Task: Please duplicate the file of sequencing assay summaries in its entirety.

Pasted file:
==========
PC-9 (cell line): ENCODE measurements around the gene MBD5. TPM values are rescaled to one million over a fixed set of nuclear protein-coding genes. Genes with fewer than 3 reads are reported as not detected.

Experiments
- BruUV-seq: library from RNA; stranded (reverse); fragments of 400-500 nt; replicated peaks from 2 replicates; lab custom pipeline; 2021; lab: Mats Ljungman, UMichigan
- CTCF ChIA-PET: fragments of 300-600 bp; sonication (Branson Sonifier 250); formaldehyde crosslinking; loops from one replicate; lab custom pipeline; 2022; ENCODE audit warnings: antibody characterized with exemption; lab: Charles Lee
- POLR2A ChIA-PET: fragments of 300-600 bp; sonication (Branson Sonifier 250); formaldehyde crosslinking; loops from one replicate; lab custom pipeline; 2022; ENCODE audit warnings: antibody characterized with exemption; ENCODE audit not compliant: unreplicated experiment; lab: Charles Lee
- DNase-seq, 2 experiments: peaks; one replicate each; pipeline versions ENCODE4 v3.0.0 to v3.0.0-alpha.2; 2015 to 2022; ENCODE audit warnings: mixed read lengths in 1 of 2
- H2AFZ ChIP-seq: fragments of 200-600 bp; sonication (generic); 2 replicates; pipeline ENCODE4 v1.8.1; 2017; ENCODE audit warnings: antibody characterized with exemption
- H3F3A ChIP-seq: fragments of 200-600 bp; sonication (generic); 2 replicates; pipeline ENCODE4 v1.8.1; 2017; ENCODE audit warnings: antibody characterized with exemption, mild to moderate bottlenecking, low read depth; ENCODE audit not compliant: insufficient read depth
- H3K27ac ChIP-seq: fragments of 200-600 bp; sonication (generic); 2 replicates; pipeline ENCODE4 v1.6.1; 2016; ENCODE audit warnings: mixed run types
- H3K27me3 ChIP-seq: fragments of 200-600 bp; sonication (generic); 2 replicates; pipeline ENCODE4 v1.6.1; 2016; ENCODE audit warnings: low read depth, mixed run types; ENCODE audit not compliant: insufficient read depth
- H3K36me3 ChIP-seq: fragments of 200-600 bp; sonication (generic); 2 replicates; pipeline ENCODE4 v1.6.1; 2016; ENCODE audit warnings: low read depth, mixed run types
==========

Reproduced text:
PC-9 (cell line): ENCODE measurements around the gene MBD5. TPM values are rescaled to one million over a fixed set of nuclear protein-coding genes. Genes with fewer than 3 reads are reported as not detected.

Experiments
- BruUV-seq: library from RNA; stranded (reverse); fragments of 400-500 nt; replicated peaks from 2 replicates; lab custom pipeline; 2021; lab: Mats Ljungman, UMichigan
- CTCF ChIA-PET: fragments of 300-600 bp; sonication (Branson Sonifier 250); formaldehyde crosslinking; loops from one replicate; lab custom pipeline; 2022; ENCODE audit warnings: antibody characterized with exemption; lab: Charles Lee
- POLR2A ChIA-PET: fragments of 300-600 bp; sonication (Branson Sonifier 250); formaldehyde crosslinking; loops from one replicate; lab custom pipeline; 2022; ENCODE audit warnings: antibody characterized with exemption; ENCODE audit not compliant: unreplicated experiment; lab: Charles Lee
- DNase-seq, 2 experiments: peaks; one replicate each; pipeline versions ENCODE4 v3.0.0 to v3.0.0-alpha.2; 2015 to 2022; ENCODE audit warnings: mixed read lengths in 1 of 2
- H2AFZ ChIP-seq: fragments of 200-600 bp; sonication (generic); 2 replicates; pipeline ENCODE4 v1.8.1; 2017; ENCODE audit warnings: antibody characterized with exemption
- H3F3A ChIP-seq: fragments of 200-600 bp; sonication (generic); 2 replicates; pipeline ENCODE4 v1.8.1; 2017; ENCODE audit warnings: antibody characterized with exemption, mild to moderate bottlenecking, low read depth; ENCODE audit not compliant: insufficient read depth
- H3K27ac ChIP-seq: fragments of 200-600 bp; sonication (generic); 2 replicates; pipeline ENCODE4 v1.6.1; 2016; ENCODE audit warnings: mixed run types
- H3K27me3 ChIP-seq: fragments of 200-600 bp; sonication (generic); 2 replicates; pipeline ENCODE4 v1.6.1; 2016; ENCODE audit warnings: low read depth, mixed run types; ENCODE audit not compliant: insufficient read depth
- H3K36me3 ChIP-seq: fragments of 200-600 bp; sonication (generic); 2 replicates; pipeline ENCODE4 v1.6.1; 2016; ENCODE audit warnings: low read depth, mixed run types